Forms of Business Organizations Quiz

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Sole proprietorship is the most suitable form of business organisation for large corporations.


A cooperative society is an example of a form of business organization.


Sole proprietors have limited liability, meaning they are not personally responsible for the debts of the business.


A sole proprietor is not the owner of the business.


In a sole proprietorship, the owner does not need to comply with any legal formalities to start the business.


The word 'sole' in 'sole proprietorship' means 'shared'.


The sole proprietor has no control over making decisions in the business and needs to seek approval from others.


Joint Hindu family business is not one of the forms of business organisations mentioned in the text.


According to the law, there is a clear distinction between the sole trader and the business in a sole proprietorship.


The death or bankruptcy of the sole proprietor in a sole proprietorship will not have any impact on the continuity of the business.


Study Notes

Choosing the Right Form of Business Organisation

  • The choice of business organisation depends on weighing the advantages and disadvantages of each type against one's own requirements.
  • Various forms of business organisations include: sole proprietorship, joint Hindu family business, partnership, cooperative societies, and joint stock company.

Sole Proprietorship

  • Sole proprietorship is the simplest form of business organisation and is suitable for small businesses, especially in their initial years.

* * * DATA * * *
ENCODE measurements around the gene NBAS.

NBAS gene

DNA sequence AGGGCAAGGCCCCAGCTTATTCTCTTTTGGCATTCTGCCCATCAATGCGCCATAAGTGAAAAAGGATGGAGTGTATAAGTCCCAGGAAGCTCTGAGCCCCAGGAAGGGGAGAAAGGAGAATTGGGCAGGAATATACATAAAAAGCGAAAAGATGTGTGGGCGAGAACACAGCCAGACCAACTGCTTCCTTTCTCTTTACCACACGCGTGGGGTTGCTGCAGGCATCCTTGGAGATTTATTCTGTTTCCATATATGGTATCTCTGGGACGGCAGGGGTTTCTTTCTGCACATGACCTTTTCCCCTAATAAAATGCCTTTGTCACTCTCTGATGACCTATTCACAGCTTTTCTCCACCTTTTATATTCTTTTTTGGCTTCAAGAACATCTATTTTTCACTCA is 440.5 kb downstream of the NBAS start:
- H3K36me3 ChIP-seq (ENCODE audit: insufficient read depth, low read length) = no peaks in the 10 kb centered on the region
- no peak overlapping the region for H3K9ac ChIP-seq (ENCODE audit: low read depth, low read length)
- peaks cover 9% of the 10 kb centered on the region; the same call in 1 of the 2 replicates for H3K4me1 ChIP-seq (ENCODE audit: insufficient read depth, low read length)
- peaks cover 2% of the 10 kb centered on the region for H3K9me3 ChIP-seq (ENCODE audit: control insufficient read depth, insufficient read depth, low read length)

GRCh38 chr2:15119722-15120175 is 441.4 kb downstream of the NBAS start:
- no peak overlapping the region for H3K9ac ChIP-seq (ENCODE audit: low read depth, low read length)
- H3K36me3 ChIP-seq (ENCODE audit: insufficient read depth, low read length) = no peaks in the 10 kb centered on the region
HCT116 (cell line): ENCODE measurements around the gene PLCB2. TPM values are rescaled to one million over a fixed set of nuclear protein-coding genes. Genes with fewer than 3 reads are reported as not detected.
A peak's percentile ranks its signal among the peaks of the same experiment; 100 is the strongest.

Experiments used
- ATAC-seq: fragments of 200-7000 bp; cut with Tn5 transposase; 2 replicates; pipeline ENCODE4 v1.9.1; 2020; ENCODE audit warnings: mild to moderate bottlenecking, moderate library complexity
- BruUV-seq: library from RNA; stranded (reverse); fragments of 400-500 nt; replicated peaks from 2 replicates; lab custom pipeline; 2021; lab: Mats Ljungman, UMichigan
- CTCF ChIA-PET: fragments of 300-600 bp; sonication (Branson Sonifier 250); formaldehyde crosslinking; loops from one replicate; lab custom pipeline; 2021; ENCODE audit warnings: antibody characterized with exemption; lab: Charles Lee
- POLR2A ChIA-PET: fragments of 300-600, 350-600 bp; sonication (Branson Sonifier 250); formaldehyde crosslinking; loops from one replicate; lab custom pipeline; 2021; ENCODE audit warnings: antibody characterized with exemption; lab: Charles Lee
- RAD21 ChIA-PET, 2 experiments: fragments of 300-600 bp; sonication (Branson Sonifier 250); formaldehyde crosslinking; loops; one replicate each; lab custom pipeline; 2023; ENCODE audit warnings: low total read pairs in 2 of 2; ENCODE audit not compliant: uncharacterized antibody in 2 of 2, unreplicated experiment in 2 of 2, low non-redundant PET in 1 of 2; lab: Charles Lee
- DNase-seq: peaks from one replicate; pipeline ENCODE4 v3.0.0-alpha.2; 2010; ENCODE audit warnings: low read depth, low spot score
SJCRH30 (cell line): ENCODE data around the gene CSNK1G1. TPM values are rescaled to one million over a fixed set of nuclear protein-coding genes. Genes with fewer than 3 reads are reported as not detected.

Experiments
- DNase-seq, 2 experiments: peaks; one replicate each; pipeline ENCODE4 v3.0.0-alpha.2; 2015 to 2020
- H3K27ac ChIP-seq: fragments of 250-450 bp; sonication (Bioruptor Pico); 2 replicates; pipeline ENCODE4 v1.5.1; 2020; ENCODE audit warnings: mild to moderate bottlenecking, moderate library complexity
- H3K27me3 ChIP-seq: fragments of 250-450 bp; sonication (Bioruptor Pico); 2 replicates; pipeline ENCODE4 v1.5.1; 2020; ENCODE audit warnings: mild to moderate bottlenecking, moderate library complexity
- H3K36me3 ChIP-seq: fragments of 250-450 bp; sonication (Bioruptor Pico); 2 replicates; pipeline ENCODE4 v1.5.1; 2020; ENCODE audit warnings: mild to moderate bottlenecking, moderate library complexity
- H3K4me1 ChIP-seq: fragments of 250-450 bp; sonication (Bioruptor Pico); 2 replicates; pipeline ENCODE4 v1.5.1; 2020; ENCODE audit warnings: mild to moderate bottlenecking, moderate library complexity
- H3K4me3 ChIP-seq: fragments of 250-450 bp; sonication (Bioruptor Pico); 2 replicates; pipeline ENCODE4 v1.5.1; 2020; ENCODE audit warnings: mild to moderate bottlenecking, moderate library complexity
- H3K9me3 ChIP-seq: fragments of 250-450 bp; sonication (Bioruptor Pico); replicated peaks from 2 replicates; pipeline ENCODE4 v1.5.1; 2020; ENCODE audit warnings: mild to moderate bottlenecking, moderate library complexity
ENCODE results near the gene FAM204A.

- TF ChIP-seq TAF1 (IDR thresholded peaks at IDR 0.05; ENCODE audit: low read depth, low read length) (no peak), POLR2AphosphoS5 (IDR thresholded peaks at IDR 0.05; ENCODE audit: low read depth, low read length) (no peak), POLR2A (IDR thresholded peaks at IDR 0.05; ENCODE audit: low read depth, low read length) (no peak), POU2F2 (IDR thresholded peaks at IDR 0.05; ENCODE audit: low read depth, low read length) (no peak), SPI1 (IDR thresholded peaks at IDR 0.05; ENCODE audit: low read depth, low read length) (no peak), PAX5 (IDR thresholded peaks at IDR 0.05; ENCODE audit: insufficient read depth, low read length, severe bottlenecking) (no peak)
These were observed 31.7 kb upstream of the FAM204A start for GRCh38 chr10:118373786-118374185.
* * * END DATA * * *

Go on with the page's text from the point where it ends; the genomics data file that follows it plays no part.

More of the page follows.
• It is a popular form of business organisation and is common in areas of personalised services and small scale activities.
  • A sole proprietor is the only owner of a business, responsible for all profits and risks.

Characteristics of Sole Proprietorship

  • Formation and closure: easy to start and close a business, with hardly any legal formalities required.
  • Liability: sole proprietors have unlimited liability, making them personally responsible for debts.
  • Sole risk bearer and profit recipient: the sole proprietor bears all the risks of failure and enjoys all the benefits of success.
  • Control: the sole proprietor has absolute control over the business and makes all decisions.
  • No separate entity: the law does not distinguish between the sole trader and the business.
  • Lack of business continuity: the business is affected by the death, insanity, imprisonment, physical ailment, or bankruptcy of the sole proprietor.

Merits of Sole Proprietorship

  • Offers many advantages, including ease of formation and closure, absolute control, and unlimited profit potential.

Test your knowledge on different forms of business organizations like sole proprietorship, partnership, cooperative societies, and more. Learn about the advantages and disadvantages of each type to make an informed decision for your business.

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